Patients are constantly evaluating their treatment experience utilizing a multitude of sensory stimuli including sight, hearing, smell and touch. The human senses can influence your patients to upgrade to a series of treatments, purchase additional products, refer others and, in some cases, the amount of your tip.Implementing systems that make your practice standout from your competition are fundamental to insuring success. There are numerous strategies to build your practice by properly engaging the senses of your patients. (See "Getting In Our Patient's Head - Practice Building" MT, January 2011.)
Whether you work performing out-calls, in a spa or in a clinical setting, you never get a second chance to make a good first impression. Visually, patients can learn a lot about your practice by looking online at your web and social media sites. They can read, see pictures and take a virtual tour of your practice. Make sure you keep posted information up-to-date.
Show patients you use professional grade supplies and equipment that have been designed and tested for the therapy you perform. Selling these professional products like lotions, oils, topical analgesics and exercise balls to your patients will generate additional income that adds to the bottom line. Patients purchase these products for self-care and give them as gifts to family and friends. Your appearance, equipment and facility from the entrance, reception area, hallways, bathrooms and treatment rooms must also be neat and clean.
Postural Analysis photos add a whole new meaning to the saying "a picture is worth a thousand words." Postural analysis photos can be utilized like doctors use X-rays, CAT scans and MRIs to evaluate, educate, design treatment plans and document progress. Smart phones, iPhones, tablets and iPads have a built-in high-resolution camera and screen, making them the perfect postural assessment and education tools. No special software is needed, simply snap a photo and instantly educate patients of the roll their high shoulder or forward head posture plays in perpetuating their pain (Photo 1).
Postural analysis photos are a great visual tool for attracting new clients and selling treatment packages. (See "Practice Building with Postural Analysis" MT, January 2012.) While wall charts are great, mobile therapists use flip charts to educate patients on a number of topics from muscles and bones to myofascial trigger points and the referred pain they produce. (See "Tools to Succeed for Massage Therapists" MT, May 2009.)
Before you begin treatment, review intake forms, listen to your patients subjective complaints, make notes and address their concerns. Check with the patient throughout the treatment session that your pressure is comfortable. (Photo 2) Another component to creating a stress free ambiance is sound or the lack there of. Listening to music wearing headphones while receiving chair massage in a busy location can have a major impact on the patient's experience. Be conscious of the words you speak and the tone in your voice, as they can also affect the patient's experience.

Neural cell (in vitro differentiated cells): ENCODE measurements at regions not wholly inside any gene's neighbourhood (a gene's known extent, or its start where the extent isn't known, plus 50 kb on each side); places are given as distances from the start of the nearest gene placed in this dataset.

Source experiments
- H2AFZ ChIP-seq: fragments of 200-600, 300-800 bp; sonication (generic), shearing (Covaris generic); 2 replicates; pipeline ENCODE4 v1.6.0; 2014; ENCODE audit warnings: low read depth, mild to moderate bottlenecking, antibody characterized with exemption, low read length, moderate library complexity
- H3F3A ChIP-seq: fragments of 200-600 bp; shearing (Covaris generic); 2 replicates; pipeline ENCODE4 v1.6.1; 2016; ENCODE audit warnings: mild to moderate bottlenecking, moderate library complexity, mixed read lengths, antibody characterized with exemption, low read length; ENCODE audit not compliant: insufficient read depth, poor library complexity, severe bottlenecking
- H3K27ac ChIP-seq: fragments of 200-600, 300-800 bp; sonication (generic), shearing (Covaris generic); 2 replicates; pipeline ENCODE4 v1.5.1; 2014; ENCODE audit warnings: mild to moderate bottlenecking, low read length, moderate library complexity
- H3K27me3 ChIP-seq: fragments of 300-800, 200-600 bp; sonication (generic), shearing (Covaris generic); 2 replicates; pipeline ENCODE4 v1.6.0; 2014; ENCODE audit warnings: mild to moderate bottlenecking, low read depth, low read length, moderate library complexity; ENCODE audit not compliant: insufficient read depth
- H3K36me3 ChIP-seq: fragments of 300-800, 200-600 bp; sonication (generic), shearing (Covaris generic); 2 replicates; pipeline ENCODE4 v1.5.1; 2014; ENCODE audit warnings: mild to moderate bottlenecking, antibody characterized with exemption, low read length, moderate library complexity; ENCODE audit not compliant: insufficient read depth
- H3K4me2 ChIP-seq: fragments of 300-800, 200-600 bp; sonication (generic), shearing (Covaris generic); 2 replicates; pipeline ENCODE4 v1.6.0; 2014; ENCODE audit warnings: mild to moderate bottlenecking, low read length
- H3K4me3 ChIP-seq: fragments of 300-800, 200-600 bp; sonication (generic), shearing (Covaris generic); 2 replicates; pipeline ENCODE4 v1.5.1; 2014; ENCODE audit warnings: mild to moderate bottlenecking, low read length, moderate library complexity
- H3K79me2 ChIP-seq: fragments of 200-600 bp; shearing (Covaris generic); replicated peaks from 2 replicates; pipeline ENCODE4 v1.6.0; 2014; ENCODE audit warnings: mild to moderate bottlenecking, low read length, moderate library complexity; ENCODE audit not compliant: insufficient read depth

Just like the aroma of freshly baked bread is a powerful trigger causing many to eat, aromatherapy can be used during treatment to stimulate the mind and body to relax. (Photo 4) Essential oils can be used in numerous ways for aromatherapy in oils, lotions, creams, baths, inhalers and vapor diffusers. A moist warm towel is another way of delivering aromatherapy to the face, hands, feet and other parts of the body. Selling aromatherapy products to your patients can be another way of earning additional income.
The skin is rich in sensory receptors that transmit the sensations not only of touch, but also pressure and pain. The last time you touched a hot pot or stubbed your toe, you felt your sense of pain. The goal of treatment is reduce pain, not create it. Continually confirm with the patient during treatment that their positioning and your pressure is comfortable. Only after reviewing the patient's subjective complaints and performing the appropriate objective findings will you be able to determine the most effective treatment techniques to use during the session. Pillows and bolstering systems allow for a wide range of positioning options. Some electric tabletops go a step further when it comes to making patients comfortable with sections that adjust to various angles.
The temperature of multiple items must be monitored and adjusted to ensure patient comfort. The checklist should include the temperature of the: reception and treatment rooms, treatment table, lotions and oils (Photo 4). Remember the temperature of your cold hands can be a very chilling and unpleasant experience for a patient attempting to relax. Many pillows and gel packs are designed for use at various temperatures. Some can be placed in either the freezer and or microwave. These items can also be sold to your patients or included in a package of treatments.
The Bottom Line
Engaging the senses of your patients is a great way to standout from your competition to build your practice. Keep in mind, that how the patient "feels" about their treatment can trigger them to upgrade to a series of treatments, purchase products, refer others, and in some cases the amount of your tip. Make them "feel like a million bucks" and they will share their wealth with you.
Click here for more information about David Kent, LMT, NCTMB.